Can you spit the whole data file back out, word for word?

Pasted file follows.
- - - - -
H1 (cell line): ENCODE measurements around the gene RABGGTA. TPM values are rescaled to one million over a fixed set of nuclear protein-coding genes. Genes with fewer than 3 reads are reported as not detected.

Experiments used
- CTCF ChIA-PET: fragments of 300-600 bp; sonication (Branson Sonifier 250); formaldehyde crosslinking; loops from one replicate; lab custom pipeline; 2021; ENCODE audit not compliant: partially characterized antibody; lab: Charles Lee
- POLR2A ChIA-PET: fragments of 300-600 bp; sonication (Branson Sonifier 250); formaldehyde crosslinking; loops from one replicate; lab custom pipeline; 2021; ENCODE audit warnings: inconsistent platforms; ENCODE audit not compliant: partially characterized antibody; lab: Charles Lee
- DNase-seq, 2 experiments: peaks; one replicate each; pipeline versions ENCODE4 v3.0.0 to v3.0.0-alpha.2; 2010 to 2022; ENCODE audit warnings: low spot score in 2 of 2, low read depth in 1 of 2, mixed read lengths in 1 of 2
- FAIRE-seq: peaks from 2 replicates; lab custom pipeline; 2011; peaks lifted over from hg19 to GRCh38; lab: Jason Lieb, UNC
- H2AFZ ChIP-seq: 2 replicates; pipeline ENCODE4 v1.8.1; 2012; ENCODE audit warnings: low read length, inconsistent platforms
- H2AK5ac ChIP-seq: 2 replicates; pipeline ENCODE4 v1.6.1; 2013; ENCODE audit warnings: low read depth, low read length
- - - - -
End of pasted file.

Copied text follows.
H1 (cell line): ENCODE measurements around the gene RABGGTA. TPM values are rescaled to one million over a fixed set of nuclear protein-coding genes. Genes with fewer than 3 reads are reported as not detected.

Experiments used
- CTCF ChIA-PET: fragments of 300-600 bp; sonication (Branson Sonifier 250); formaldehyde crosslinking; loops from one replicate; lab custom pipeline; 2021; ENCODE audit not compliant: partially characterized antibody; lab: Charles Lee
- POLR2A ChIA-PET: fragments of 300-600 bp; sonication (Branson Sonifier 250); formaldehyde crosslinking; loops from one replicate; lab custom pipeline; 2021; ENCODE audit warnings: inconsistent platforms; ENCODE audit not compliant: partially characterized antibody; lab: Charles Lee
- DNase-seq, 2 experiments: peaks; one replicate each; pipeline versions ENCODE4 v3.0.0 to v3.0.0-alpha.2; 2010 to 2022; ENCODE audit warnings: low spot score in 2 of 2, low read depth in 1 of 2, mixed read lengths in 1 of 2
- FAIRE-seq: peaks from 2 replicates; lab custom pipeline; 2011; peaks lifted over from hg19 to GRCh38; lab: Jason Lieb, UNC
- H2AFZ ChIP-seq: 2 replicates; pipeline ENCODE4 v1.8.1; 2012; ENCODE audit warnings: low read length, inconsistent platforms
- H2AK5ac ChIP-seq: 2 replicates; pipeline ENCODE4 v1.6.1; 2013; ENCODE audit warnings: low read depth, low read length